What Happens When You Die?

What Happens When You Die?

Beyond Life: Exploring What Happens When You Die

The most comforting aspect of death is that there are no adverse consequences. Regardless of the circumstances that have caused your physical body to deteriorate to the point where death is inevitable, your body will stabilize in the day or two before you pass away. The discomfort you may have felt will diminish considerably, if not disappear completely, and you will experience a renewed sense of energy. It is at this moment that the active dying process commences.

Physical dying is in some ways like being born. You are about to enter a new reality, and you are clueless about it, so fortunately people you love are about to show up and help you through your dying.  The day of your death is meant to be the happiest and most beautiful day of your life. It’s the day when you will be reunited with loved ones you may have thought that you never would see again, the day you will get to see and hug the guides who have helped you make the most of this lifetime, and the blessed day when you will leave this illusion and return to the joy of your true home. For most people, dying is just that wonderful! And it is carefully planned to be that way, so you can just relax and enjoy the ride.

Within the last few days or hours of our lives, we first see our deathbed visitors. One or more of the dead people and pets that we are most likely to trust will show up, looking young and healthy. The number of visitors and the timing of their arrival is highly individual: there are reports of deathbed visitors coming and going for weeks, and also reports of deathbed visitors showing up immediately before the event. We might see just a spouse or parent or a childhood pet, or we might find ourselves entertaining a crowd. The usual interval between the arrival of visitors and the actual death is twenty-four to forty-eight hours, so let’s assume that is what happens in your case. Our dead loved ones usually first appear in an upper corner of the room, and they might stay there, although sometimes they will come down and take a chair and make themselves at home. Deathbed visitors generally converse with us mentally, and in fact, once we are in contact with them we tend to lose interest in communicating with the living. Mom is here, looking amazingly great after a forty-year separation! Now we know that everyone else must be fine, and we also know for sure that we will survive our death.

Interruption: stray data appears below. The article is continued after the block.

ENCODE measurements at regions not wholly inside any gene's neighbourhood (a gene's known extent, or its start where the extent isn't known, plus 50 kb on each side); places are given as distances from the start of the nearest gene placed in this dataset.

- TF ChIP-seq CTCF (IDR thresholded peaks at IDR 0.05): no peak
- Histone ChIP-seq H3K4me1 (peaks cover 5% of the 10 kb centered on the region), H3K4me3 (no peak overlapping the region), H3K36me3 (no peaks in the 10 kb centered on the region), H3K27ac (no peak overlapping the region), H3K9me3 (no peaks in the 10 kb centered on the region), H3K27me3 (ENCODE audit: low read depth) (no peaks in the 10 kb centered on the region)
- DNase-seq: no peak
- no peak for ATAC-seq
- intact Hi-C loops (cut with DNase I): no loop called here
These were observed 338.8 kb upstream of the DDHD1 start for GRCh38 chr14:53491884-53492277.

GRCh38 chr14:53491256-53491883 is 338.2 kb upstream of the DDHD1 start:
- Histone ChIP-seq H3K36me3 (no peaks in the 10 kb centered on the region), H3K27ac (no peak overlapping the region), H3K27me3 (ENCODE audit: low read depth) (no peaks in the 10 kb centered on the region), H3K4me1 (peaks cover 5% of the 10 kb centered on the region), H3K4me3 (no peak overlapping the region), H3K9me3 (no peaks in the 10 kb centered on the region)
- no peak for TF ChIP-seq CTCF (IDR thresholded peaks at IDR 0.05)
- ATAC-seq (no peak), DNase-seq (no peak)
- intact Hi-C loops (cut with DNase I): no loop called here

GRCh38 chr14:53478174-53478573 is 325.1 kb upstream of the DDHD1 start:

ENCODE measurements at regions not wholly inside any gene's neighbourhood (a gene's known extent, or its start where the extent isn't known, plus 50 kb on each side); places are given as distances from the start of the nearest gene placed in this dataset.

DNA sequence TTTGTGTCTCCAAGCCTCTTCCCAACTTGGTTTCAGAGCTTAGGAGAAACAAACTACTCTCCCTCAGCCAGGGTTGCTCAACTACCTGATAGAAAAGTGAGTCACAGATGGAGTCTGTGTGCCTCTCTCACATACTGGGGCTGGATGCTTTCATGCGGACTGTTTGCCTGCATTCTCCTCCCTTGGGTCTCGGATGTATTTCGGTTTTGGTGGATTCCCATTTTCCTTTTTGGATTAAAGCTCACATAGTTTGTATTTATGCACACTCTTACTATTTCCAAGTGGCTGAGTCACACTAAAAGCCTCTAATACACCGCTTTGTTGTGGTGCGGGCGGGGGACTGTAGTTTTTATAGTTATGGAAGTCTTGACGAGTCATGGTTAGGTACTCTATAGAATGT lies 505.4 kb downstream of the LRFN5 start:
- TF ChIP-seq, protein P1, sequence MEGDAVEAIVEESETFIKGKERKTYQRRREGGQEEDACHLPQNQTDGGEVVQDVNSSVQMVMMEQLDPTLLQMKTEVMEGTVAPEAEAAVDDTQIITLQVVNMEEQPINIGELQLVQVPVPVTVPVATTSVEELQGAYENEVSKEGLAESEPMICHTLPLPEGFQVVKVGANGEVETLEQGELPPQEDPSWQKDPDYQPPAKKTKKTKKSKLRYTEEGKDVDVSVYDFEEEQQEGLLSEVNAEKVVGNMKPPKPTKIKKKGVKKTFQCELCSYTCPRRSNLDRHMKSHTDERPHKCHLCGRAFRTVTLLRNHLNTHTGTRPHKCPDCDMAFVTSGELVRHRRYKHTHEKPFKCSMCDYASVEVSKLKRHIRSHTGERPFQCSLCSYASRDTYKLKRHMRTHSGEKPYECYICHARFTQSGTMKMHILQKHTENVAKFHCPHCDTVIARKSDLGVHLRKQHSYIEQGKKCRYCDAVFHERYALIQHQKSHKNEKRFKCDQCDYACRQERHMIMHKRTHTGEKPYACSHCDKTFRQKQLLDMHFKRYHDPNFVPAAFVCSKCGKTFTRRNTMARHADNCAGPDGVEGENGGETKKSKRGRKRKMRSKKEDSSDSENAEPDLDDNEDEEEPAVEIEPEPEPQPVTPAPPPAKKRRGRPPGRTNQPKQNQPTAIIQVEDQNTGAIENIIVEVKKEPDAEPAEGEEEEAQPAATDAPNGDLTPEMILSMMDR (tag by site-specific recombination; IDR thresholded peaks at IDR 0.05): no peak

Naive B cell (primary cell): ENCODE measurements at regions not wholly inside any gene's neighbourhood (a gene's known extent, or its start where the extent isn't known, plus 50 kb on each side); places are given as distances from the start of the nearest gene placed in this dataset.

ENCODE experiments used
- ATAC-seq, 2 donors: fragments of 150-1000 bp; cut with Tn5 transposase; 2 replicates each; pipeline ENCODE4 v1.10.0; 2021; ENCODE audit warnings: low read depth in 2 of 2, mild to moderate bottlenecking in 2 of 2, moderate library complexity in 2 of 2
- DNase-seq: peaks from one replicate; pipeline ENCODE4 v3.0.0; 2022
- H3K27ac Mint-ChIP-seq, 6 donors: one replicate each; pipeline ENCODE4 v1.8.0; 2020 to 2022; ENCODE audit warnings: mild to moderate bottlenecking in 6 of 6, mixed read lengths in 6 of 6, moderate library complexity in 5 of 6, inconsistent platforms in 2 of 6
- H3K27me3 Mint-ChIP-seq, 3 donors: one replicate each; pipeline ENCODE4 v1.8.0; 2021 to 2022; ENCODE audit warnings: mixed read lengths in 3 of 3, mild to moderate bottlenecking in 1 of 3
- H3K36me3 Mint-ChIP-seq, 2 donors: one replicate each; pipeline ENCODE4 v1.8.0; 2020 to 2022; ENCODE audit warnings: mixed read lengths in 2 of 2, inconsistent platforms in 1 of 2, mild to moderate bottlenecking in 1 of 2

We might have actual glimpses of a post-death reality. It can seem as if a wall of the room has disappeared, and we will see breathtaking natural vistas with lots of greenery and flowers in unearthly colors backed by snow-capped mountains. We might see a beautiful, ethereal city. This sort of gift is more common if we are alert and not medicated, and anecdotally we might add that it seems to happen more readily for young people. There are reports of children dying a century ago from diphtheria and other now-vanquished diseases who would enjoy panoramic vistas for days before their actual deaths.

Life’s Final Frontier: What Happens When You Die?